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|Subject: Financial Reporting Question||Date: 3/31/2006 8:58 AM|
|Author: roochyroo||Number: 756 of 766|
I am a Hidden Gem subsriber and recently read the "6 Danger Signs You Can Check in 15 Minutes" report and found it to be quite informative. I am a shareholder of TIE (Titanium Metals) and read their most recent 10-K. In Item 9A entitled "Controls and Procedures" there was a discussion about material weaknesses in TIE's disclosure controls and procedures. There were conflicting opinions (what a surprise) on TIE's Yahoo message board regarding the significance of this disclosure (i.e. ranging from whether it is a simple statement designed to comply with Sarbanes-Oxley requirements to whether this is a red flag for what is obviously a high-flying company). I figured I would ask the Fools and and/or their subscribers' for their opinion on this subject since they have undoubtedly reviewed far more 10-Ks than I. So that the opinion is "informed" I have pasted below a portion of Item 9-A from TIE's 10-K:
"A material weakness is a control deficiency, or a combination of control deficiencies, that results in more than a remote likelihood that a material misstatement of the annual or interim financial statements will not be prevented or detected. In connection with management's assessment of the Company's internal control over financial reporting, management has determined that the following control deficiencies constitute material weaknesses in the Company's internal control over financial reporting as of December 31, 2005:
(1) The Company did not maintain a sufficient complement of personnel with an appropriate level of accounting knowledge, experience and training commensurate with the Company's financial reporting requirements. Specifically, the Company did not have accounting and finance personnel with sufficient depth and skill to allow the Company's global accounting and financial reporting group to function effectively. This control deficiency contributed to the second and third control deficiencies discussed below.
(2) The Company did not maintain effective controls over the accuracy, authorization and review of recurring and non-recurring manual journal entries recorded in the general ledger. Specifically, the Company did not have consistent and comprehensive procedures designed and in place to ensure that manual journal entries were properly reviewed and approved to ensure the entries recorded were accurate and valid. This control deficiency affects substantially all financial statement accounts. However, this deficiency did not result in an adjustment to the Company's 2005 consolidated financial statements.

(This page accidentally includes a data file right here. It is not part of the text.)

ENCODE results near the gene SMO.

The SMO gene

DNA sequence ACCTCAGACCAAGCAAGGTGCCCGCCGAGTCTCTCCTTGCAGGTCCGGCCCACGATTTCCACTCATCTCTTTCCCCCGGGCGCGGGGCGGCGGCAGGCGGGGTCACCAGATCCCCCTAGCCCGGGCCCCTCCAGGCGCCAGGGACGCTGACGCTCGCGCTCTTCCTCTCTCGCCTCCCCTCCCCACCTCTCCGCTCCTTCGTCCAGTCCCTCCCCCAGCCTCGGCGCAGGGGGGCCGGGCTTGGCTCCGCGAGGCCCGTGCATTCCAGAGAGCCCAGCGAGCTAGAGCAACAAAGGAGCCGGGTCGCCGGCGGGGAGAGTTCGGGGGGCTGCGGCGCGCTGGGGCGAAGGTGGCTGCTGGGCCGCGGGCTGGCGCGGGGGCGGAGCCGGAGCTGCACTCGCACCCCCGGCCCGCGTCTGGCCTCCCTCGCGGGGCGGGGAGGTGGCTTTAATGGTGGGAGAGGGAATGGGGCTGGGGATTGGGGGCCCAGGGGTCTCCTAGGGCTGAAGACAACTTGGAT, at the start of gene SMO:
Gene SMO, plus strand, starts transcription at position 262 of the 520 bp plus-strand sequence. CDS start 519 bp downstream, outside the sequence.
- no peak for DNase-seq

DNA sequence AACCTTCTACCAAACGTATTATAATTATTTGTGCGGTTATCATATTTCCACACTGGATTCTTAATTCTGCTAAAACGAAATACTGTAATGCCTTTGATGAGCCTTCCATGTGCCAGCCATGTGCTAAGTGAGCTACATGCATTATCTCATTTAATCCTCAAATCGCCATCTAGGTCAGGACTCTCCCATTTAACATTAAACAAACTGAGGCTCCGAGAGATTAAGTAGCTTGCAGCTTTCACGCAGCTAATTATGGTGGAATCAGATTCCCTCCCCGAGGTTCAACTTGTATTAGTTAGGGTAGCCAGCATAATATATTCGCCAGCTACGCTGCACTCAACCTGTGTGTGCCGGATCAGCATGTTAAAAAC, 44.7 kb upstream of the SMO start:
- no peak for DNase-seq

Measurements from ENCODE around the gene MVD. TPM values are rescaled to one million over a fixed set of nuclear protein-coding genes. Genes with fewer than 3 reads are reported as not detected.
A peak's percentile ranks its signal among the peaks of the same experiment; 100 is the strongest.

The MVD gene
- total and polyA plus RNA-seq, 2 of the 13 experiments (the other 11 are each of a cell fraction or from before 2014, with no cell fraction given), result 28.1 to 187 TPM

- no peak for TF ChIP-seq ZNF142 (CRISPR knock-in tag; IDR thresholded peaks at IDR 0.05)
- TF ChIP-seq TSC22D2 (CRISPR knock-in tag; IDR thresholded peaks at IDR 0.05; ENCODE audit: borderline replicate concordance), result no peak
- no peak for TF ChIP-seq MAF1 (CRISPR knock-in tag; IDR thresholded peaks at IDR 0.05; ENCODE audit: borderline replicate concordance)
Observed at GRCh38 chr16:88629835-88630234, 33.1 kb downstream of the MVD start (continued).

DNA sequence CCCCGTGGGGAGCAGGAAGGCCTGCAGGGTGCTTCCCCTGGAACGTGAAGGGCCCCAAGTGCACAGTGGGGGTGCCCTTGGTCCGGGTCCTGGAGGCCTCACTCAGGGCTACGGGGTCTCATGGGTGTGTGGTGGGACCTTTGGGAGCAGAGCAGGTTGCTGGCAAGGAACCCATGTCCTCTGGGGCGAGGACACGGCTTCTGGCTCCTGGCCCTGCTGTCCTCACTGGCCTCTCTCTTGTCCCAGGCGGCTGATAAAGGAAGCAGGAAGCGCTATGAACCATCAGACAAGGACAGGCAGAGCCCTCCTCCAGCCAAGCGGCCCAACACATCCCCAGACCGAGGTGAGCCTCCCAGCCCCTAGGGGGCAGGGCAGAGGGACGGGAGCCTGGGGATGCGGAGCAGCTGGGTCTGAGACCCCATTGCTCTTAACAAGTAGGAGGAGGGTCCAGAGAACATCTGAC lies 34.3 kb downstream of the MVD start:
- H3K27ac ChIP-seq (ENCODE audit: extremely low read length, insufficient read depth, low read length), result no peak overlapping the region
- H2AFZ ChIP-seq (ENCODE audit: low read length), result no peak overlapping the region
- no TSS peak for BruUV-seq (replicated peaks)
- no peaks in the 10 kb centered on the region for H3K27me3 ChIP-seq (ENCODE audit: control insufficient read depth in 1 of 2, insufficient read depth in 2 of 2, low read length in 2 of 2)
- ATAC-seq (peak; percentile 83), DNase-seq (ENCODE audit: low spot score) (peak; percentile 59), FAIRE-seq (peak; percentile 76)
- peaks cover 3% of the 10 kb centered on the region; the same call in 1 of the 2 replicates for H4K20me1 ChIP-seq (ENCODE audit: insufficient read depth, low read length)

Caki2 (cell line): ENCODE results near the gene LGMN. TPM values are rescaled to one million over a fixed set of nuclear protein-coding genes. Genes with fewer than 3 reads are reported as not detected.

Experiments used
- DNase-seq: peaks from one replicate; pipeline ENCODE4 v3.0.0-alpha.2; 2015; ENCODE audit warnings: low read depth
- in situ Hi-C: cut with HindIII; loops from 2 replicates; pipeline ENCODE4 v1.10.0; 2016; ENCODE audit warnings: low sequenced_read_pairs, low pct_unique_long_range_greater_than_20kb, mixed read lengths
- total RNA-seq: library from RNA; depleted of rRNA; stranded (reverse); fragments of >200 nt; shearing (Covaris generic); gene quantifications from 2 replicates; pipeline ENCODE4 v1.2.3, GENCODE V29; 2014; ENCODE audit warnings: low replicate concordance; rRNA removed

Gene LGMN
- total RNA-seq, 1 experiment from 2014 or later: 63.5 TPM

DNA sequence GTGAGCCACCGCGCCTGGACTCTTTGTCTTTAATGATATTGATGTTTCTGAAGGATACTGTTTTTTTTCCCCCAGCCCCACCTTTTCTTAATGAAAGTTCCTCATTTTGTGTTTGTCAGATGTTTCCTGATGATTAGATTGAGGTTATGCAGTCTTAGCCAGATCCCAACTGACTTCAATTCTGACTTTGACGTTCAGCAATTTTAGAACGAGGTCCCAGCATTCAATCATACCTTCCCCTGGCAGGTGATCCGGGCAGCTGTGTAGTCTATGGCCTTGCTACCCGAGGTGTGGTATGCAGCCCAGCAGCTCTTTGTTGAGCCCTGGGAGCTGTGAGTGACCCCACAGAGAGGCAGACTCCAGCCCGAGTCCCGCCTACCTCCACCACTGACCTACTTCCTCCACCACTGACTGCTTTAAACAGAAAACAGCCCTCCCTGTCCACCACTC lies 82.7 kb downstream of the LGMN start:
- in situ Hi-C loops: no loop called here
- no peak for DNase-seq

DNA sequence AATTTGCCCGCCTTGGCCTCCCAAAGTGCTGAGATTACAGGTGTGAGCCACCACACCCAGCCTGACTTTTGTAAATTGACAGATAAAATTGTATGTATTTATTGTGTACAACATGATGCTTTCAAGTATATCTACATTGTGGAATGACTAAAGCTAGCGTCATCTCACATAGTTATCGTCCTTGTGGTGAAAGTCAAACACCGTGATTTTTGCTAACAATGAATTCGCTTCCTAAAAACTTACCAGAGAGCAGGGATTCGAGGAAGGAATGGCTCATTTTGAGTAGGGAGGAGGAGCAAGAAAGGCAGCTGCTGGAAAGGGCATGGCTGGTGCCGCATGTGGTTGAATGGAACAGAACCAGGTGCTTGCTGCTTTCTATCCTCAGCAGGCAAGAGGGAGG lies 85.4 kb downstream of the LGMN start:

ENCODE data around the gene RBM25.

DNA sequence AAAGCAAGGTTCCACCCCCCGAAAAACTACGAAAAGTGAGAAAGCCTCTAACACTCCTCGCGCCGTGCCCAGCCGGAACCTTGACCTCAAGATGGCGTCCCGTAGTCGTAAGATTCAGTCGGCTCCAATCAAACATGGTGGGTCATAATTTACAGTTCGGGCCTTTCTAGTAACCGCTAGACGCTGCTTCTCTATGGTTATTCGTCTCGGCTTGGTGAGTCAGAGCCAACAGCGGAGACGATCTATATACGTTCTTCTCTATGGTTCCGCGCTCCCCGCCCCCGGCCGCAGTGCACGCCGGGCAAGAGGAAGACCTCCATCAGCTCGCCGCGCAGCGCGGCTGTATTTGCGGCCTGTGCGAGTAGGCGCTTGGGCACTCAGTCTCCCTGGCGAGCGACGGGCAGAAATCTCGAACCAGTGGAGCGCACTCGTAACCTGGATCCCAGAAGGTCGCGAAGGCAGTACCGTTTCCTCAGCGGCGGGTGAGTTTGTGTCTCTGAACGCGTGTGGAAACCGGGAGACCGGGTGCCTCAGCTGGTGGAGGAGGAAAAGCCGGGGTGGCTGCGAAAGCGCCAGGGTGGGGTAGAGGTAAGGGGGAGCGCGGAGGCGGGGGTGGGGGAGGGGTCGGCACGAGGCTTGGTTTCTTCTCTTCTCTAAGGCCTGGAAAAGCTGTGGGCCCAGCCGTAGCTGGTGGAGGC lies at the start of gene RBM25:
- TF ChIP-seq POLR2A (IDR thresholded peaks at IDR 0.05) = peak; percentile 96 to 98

(3) The Company did not maintain effective controls over the establishment, review and evaluation of the adequacy of its accounting policies and procedures. Specifically, the Company did not (a) have sufficient written policies and procedures insofar as they relate to the appropriate application of GAAP relating to revenue recognition and inventory, (b) consistently apply existing written policies and procedures throughout the Company or (c) update and communicate its accounting policies and procedures in a timely manner to reflect changes in the Company's business. This control deficiency primarily affected the Company's accounting for revenue recognition and several components of inventory, including accounting for production variances and obsolescence reserves. This control deficiency resulted in certain adjustments, including audit adjustments that were recorded in the 2005 third quarter consolidated financial statements and the 2005 annual consolidated financial statements.
Each of the control deficiencies described in (1) through (3) above could result in a misstatement of the Company's account balances or disclosures that would result in a material misstatement to the Company's annual or interim consolidated financial statements that would not be prevented or detected.
Management determined that each of these control deficiencies discussed in
(1) through (3) above constitutes a material weakness.
As a result of the material weaknesses described above, management of the Company has concluded that the Company did not maintain effective internal control over financial reporting as of December 31, 2005, based on the criteria in the COSO framework.
Management's assessment of the effectiveness of the Company's internal con